March this year, during the IFA jubilee conference (International Federation of Aromatherapists) in London, I met again colleague and friend Joe Nasr. Joe is a herbalist and distiller who was invited to give a lecture during this conference. He is also the owner of a small family business 'Avicenna'.
While explaining the benefits of natural and pure products during his lecture he also talked about the refinement and use of his ‘aromatic waters' and aversion against fake products. The term ‘aromatic waters’ in his product-line could be a little confusing as usually in aromatheraphy the word ‘hydrosols’ is used for this product. Hydrolats are one of the ‘half’ of the two products obtained while distilling plant material. Essential oil is the most common known other one. Hydrosols contain, beside a very safe percentage water- soluble essential oils, also phytotherapeutic particles. This makes the hydrosols easy and also powerful in use.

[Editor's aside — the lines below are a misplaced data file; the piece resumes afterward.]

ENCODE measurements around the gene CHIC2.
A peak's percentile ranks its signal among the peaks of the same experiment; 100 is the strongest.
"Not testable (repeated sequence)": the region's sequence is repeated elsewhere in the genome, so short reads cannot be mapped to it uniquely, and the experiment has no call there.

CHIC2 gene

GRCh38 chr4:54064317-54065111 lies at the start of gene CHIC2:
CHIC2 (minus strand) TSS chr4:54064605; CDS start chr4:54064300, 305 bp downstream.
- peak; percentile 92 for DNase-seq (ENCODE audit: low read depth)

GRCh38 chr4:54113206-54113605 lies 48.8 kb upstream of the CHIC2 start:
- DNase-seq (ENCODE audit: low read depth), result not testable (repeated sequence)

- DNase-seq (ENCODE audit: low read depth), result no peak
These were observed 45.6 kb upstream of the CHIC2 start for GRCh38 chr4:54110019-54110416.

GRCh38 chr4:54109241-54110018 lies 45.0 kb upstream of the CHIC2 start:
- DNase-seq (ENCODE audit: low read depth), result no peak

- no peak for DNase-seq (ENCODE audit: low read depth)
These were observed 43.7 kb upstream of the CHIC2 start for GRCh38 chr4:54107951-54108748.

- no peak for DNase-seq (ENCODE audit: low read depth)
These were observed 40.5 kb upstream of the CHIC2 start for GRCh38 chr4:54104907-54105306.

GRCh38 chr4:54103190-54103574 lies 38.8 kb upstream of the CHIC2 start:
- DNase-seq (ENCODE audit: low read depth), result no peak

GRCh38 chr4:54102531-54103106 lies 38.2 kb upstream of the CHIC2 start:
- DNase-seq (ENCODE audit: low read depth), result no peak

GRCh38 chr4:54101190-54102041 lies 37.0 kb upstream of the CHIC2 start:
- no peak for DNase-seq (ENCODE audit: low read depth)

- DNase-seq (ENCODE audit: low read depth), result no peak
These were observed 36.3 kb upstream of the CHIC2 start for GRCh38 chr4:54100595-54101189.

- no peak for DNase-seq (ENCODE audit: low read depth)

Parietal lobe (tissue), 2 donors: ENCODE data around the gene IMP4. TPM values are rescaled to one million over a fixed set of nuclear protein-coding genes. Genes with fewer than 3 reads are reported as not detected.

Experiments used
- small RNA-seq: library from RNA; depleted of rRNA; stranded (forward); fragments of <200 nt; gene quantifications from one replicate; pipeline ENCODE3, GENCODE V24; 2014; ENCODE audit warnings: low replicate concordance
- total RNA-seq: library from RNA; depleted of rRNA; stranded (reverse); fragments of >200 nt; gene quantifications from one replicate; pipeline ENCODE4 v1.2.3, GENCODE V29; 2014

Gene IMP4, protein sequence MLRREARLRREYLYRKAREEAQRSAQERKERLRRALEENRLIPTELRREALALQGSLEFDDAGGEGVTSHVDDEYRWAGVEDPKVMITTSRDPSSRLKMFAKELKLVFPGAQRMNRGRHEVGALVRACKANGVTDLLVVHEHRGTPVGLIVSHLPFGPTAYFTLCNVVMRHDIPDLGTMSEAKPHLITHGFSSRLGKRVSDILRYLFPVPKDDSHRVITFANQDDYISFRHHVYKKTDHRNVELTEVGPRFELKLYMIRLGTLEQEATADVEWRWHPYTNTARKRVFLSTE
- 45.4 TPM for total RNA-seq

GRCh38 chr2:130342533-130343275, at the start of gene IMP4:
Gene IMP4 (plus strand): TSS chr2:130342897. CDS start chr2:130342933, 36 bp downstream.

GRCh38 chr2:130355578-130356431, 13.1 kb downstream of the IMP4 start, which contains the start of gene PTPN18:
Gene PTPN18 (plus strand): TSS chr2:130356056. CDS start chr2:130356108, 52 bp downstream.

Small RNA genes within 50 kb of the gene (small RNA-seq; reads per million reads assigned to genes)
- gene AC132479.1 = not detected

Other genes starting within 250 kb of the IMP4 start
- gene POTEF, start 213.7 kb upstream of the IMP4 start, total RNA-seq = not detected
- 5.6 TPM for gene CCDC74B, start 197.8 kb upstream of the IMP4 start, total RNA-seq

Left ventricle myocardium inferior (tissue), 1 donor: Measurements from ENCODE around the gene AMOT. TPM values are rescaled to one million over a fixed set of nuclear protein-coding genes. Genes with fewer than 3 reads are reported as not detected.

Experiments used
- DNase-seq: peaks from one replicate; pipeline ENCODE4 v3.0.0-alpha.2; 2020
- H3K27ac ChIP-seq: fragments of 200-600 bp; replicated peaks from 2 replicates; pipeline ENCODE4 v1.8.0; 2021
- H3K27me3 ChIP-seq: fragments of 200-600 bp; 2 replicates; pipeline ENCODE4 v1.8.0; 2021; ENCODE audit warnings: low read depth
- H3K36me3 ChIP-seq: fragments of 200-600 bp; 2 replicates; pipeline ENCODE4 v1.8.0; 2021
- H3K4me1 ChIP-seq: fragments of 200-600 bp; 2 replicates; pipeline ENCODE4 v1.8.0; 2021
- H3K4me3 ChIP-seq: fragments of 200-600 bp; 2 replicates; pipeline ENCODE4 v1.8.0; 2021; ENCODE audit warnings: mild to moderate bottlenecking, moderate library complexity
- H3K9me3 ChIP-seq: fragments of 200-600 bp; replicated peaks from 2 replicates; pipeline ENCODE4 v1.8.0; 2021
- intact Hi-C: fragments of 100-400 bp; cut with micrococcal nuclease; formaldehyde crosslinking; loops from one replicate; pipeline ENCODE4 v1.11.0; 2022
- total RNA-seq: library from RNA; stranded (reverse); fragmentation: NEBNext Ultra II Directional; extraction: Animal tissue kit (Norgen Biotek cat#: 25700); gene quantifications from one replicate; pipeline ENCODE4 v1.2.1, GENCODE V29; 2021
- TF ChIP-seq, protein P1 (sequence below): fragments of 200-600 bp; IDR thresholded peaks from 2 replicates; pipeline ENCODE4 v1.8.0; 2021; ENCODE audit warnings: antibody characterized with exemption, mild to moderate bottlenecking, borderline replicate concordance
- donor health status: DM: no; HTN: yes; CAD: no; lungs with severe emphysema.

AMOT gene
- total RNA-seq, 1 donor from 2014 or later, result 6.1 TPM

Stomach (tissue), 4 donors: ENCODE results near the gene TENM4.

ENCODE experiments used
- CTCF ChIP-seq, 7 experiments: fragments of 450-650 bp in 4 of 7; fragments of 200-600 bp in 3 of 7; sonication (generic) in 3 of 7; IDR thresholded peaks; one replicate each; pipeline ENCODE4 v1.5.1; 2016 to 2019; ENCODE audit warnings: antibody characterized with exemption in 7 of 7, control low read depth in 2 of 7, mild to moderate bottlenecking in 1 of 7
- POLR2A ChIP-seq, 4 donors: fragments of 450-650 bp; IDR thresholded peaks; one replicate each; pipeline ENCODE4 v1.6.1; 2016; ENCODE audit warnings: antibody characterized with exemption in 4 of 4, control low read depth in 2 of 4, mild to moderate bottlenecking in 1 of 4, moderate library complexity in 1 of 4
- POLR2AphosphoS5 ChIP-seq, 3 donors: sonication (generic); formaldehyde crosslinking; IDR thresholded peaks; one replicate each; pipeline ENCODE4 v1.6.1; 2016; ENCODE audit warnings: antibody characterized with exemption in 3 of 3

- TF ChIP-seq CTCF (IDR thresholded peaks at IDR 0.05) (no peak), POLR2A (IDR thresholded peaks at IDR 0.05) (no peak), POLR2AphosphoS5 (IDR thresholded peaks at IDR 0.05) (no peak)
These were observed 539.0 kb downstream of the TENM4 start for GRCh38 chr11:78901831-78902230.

According to Joe the term ‘hydrosols’ does not cover the sophistication and quality of his aromatic waters. Hydrosols are in his view only the by-products of the distillation of essential oil. He distilles only to obtain aromatic waters. Also 'aromatic waters' are not to be mixed up with 'floral waters’. Floral water is water with addition of a drop of essential oil (and often also preservatives).
In his homeland Lebanon, he was raised with the use of aromatic waters. All seasons round alembics (distillation units) appeared from the village houses to transform spices, herbs and other plant material into healing essences. They where part of daily life and diet. This in contrast to the ignorance of use of aromatic waters and hydrosols in other (European) countries. In the years that he has been working as herbalist and distiller in the UK, he has seen many changes. For the better, as the interest in the use of aromatic waters and hydrosols are increased, and more and more literature on this type of extract have appeared.